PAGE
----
Obama does indeed have a history of failures. I'd have to disagree with you that there's nothing to indicate that he will be a disaster. Actually, there is more evidence that he will be a disaster than there is evidence that he will be a success.
Originally Posted by wanderer1
Obama and housing failure...
Obama and education reform failure...
CHICAGO - The squat brick buildings of Grove Parc Plaza, in a dense neighborhood that Barack Obama represented for eight years as a state senator, hold 504 apartments subsidized by the federal government for people who can't afford to live anywhere else.
But it's not safe to live here.
About 99 of the units are vacant, many rendered uninhabitable by unfixed problems, such as collapsed roofs and fire damage. Mice scamper through the halls. Battered mailboxes hang open. Sewage backs up into kitchen sinks. In 2006, federal inspectors graded the condition of the complex an 11 on a 100-point scale - a score so bad the buildings now face demolition.
Wanderer, maybe you could help us out and point to Obama's successful ventures. I certainly am unaware of any.
Like most efforts to improve the government monopoly by throwing money at it, the CAC was a failure, and a costly one at that. The grant was conditioned on raising at least twice that amount in matching funds. With the grant, CAC had $160 million to throw at the problem.
The CAC operated in 210 Chicago schools between 1996 and 2001. At the CAC's conclusion, an evaluation report was prepared and titled, "The Chicago Annenberg Challenge: Successes, Failures, and Lessons for the Future Final Technical Report of the Chicago Annenberg Research Project."
On page 14 of the executive summary we find that "the Challenge had little impact on student outcomes." On page 15, the report says: "There were no statistically significant differences between Annenberg schools and non-Annenberg schools in rates of achievement gain" and that "any improvements were much like those occurring in demographically similar non-Annenberg schools."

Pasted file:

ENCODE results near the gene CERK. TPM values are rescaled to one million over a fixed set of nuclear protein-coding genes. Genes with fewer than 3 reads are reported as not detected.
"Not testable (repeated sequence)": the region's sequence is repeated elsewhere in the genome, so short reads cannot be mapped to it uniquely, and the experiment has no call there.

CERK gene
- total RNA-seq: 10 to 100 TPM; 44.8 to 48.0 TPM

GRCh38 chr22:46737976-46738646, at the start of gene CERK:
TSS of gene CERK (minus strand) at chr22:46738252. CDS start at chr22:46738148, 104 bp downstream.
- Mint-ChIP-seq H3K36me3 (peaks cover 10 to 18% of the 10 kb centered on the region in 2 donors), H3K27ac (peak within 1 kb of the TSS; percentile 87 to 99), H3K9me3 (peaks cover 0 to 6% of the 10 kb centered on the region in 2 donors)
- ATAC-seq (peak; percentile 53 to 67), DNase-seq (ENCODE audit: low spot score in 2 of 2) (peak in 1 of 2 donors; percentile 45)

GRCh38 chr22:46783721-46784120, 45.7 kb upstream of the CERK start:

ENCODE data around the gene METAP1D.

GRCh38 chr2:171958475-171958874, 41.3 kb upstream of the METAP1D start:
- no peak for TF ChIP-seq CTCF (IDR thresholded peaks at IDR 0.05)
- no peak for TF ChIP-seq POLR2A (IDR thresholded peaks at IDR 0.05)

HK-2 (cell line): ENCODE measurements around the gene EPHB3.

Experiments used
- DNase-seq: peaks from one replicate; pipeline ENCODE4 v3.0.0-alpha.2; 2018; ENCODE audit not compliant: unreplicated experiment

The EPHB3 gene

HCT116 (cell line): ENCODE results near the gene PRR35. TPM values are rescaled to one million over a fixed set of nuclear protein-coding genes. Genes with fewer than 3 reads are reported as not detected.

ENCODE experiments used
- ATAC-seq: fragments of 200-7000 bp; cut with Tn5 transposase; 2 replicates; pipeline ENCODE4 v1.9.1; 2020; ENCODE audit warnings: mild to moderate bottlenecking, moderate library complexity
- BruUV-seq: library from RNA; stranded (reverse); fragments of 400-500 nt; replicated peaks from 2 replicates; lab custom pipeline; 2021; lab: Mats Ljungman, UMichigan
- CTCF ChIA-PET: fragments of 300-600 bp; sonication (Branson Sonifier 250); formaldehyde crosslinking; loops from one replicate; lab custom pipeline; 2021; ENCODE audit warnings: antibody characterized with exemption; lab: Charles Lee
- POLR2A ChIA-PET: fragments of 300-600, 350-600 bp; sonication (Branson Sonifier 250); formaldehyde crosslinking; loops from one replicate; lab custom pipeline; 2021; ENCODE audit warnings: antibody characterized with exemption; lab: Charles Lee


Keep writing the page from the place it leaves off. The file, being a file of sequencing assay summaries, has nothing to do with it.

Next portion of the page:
In 1998-99, just 36% of the Annenberg school students in grades three through eight were reading at or above national norms compared with 35% in Chicago schools citywide. In math, the results were similar. Some 43% of Annenberg students were at or above national norms versus 42% for non-Annenberg students.
High school graduation rates for both groups of students were the same at 40%. The Annenberg schools edged out Chicago schools in dropout rates — 35% to 36%. As the report said, there were no signs of improvement that warranted the expenditure of $160 million.
The CAC did not improve the schools, and in some ways made things worse. The executive summary also notes: "Classroom behavior, students' sense of self-efficacy, and social competence were weaker in 2001 than before the Challenge."
The report stated: "In 2001, students in Annenberg schools were somewhat less inclined than in 1994 to respect each other, work well together and help each other learn." Neither student attitudes nor student achievements were aided by Obama's efforts.